How To Delete Your Way To a Better Life

This week I learned to delete text messages.

The event that prompted this was a heated text exchange with a friend in which mean things were said – on my part and on theirs. After I read the messages, I thought aloud “this is not how we talk to each other” and I deleted them.

Experientially and instinctively I knew that if I kept these messages I would look at them again and again, fomenting resentment and anger towards a beloved friend – so I deleted them.

Then the deletions continued.

I deleted months worth of texts.

Not all text messages.

Just some…quite a bit actually…most of them, to be quite honest.

Just the ones trying to sell me something or the ones where I unwisely got into a text message fight or send a text to an ex in a desperate attempt to see “what are you doing?” at 1130 on a random Tuesday night.

Not the ones from people telling me thank you for helping them with the thing. Also not the ones where I text myself instructions on something or some witty/funny/insightful thing that turned out to be not that witty/funny/insightful.

Also not the ones with the screen cap of the hilarious/horrifying Grindr message or the ones that remind me of the time that I did something pretty awesome and I sent a picture of it to someone.

You’re smart, you know what to delete…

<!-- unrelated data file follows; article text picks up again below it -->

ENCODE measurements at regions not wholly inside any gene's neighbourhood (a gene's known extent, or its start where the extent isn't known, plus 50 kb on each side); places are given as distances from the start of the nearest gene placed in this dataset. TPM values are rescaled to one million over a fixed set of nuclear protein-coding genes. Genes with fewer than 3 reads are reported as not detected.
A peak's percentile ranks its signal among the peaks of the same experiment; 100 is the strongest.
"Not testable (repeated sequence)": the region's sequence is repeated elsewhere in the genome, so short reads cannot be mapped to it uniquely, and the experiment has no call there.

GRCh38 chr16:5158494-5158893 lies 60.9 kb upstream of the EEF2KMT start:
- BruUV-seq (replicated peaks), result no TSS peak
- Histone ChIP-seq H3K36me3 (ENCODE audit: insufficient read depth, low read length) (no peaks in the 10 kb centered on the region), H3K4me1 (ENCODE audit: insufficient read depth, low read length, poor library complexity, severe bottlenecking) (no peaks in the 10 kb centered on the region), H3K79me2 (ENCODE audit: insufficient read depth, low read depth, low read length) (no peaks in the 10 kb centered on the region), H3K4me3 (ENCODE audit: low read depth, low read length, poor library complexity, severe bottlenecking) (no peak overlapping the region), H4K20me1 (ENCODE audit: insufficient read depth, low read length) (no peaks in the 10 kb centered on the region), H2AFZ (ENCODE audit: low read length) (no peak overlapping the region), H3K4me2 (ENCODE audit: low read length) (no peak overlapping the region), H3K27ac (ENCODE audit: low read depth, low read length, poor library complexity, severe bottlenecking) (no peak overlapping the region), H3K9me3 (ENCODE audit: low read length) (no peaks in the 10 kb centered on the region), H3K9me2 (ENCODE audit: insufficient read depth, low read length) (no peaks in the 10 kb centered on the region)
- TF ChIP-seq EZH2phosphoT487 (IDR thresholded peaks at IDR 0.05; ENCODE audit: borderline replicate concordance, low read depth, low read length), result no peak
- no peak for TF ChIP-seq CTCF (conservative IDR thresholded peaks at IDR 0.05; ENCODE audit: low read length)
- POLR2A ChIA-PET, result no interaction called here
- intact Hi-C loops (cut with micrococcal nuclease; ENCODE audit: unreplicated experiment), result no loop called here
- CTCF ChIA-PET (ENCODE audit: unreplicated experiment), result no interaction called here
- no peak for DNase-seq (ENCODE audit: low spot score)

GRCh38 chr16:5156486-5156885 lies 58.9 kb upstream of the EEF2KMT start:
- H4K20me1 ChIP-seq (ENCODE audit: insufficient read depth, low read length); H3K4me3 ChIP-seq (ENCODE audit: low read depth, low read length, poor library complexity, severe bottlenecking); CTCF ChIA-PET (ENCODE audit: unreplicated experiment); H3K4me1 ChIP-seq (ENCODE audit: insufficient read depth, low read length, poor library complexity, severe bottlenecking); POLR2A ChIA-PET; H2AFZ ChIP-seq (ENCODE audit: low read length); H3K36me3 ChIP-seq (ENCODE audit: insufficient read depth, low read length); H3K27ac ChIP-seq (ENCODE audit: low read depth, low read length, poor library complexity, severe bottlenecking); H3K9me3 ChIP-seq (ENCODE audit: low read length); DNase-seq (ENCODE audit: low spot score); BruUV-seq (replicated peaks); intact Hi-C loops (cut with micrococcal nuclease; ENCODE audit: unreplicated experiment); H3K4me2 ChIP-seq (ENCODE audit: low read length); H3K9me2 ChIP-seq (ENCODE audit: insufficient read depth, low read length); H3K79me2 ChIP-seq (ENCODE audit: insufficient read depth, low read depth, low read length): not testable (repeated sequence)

While we are on the subject of deleting text messages, lets talk about social media – Facebook, Instagam, Twitter, etc. Despite the very real things we hear about social media – that it’s a time suck, that it’s where human decency goes to die, that no good has or will ever come of it – I think that social media, like anything, is equal parts terrible and wonderful. You can follow/unfollow the Dalai Lama and Pope Francis, national park accounts and numerous cute dogs and cats and sloths on Twitter as easily as you can racist/sexist/terrible Twitter accounts.

The same goes for Instagram. There are plenty of amazing Instagrammers to follow. People who post hilarious and random and witty and wise stuff. You can learn a lot on Instagram about fitness and diet and style use it to help formulate travel plans and the like.

I don’t say this without a slight bit of embarrassment: Instagram is an oddly supportive place for people, who like me, are in recovery from drugs and alcohol or those with mental health challenges. We can go there to find inspiration or hope or whatever we need in dark moments.

Then there is Facebook – this little, not so little app that is so near and dear and weird to our hearts. Almost everyone I know has drama or codependency started or exacerbated by Facebook. Racist kin or distant former schoolmates or coworkers that you saw once at the company picnic – these people who you have nothing in common with anymore – friend you just to friend you.

Most of these folks, trust me, were you to unfriend them, wouldn’t notice at all.

This isn’t a call to begin purging your electronic devices and social media accounts of anyone who doesn’t agree with you lock, stock and barrel.

Am I going to unfollow/unfriend/block everyone that posts something contrary to my worldview? No, of course I am not.

The only thing I know is that I don’t know everything and I intentionally engage people with whom I disagree in an effort to learn and debate and grow.

This is more of a gentle reminder that we give permission to what and whom we allow into our souls and minds and bodies and homes and lives and that if someone or something doesn’t challenge and support and nurture you then they or it can be deleted.




Do it with abandon and intention until your communications and social media and life are filled with nurturing, supportive and challenging people and posts.